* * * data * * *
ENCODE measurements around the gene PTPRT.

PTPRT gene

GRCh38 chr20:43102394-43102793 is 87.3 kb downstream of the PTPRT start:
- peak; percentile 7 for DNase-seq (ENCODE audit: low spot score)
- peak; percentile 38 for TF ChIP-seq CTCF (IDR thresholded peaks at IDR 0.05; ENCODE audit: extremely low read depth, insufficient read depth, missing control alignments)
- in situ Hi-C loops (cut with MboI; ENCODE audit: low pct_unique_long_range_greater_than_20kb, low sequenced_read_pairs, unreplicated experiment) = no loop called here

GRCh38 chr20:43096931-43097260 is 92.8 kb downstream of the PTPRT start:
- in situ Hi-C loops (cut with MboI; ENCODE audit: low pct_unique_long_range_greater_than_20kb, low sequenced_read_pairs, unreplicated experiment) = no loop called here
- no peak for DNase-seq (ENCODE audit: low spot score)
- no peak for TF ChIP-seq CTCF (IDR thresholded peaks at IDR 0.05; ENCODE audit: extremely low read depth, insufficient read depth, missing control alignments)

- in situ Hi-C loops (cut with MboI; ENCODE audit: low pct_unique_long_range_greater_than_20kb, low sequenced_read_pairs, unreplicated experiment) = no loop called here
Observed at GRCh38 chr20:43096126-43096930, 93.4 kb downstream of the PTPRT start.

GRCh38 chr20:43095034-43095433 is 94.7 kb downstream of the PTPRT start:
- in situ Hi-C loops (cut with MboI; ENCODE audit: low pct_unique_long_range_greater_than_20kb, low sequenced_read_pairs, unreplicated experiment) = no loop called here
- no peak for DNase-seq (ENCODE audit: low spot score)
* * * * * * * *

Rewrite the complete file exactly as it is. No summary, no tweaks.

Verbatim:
ENCODE measurements around the gene PTPRT.

PTPRT gene

GRCh38 chr20:43102394-43102793 is 87.3 kb downstream of the PTPRT start:
- peak; percentile 7 for DNase-seq (ENCODE audit: low spot score)
- peak; percentile 38 for TF ChIP-seq CTCF (IDR thresholded peaks at IDR 0.05; ENCODE audit: extremely low read depth, insufficient read depth, missing control alignments)
- in situ Hi-C loops (cut with MboI; ENCODE audit: low pct_unique_long_range_greater_than_20kb, low sequenced_read_pairs, unreplicated experiment) = no loop called here

GRCh38 chr20:43096931-43097260 is 92.8 kb downstream of the PTPRT start:
- in situ Hi-C loops (cut with MboI; ENCODE audit: low pct_unique_long_range_greater_than_20kb, low sequenced_read_pairs, unreplicated experiment) = no loop called here
- no peak for DNase-seq (ENCODE audit: low spot score)
- no peak for TF ChIP-seq CTCF (IDR thresholded peaks at IDR 0.05; ENCODE audit: extremely low read depth, insufficient read depth, missing control alignments)

- in situ Hi-C loops (cut with MboI; ENCODE audit: low pct_unique_long_range_greater_than_20kb, low sequenced_read_pairs, unreplicated experiment) = no loop called here
Observed at GRCh38 chr20:43096126-43096930, 93.4 kb downstream of the PTPRT start.

GRCh38 chr20:43095034-43095433 is 94.7 kb downstream of the PTPRT start:
- in situ Hi-C loops (cut with MboI; ENCODE audit: low pct_unique_long_range_greater_than_20kb, low sequenced_read_pairs, unreplicated experiment) = no loop called here
- no peak for DNase-seq (ENCODE audit: low spot score)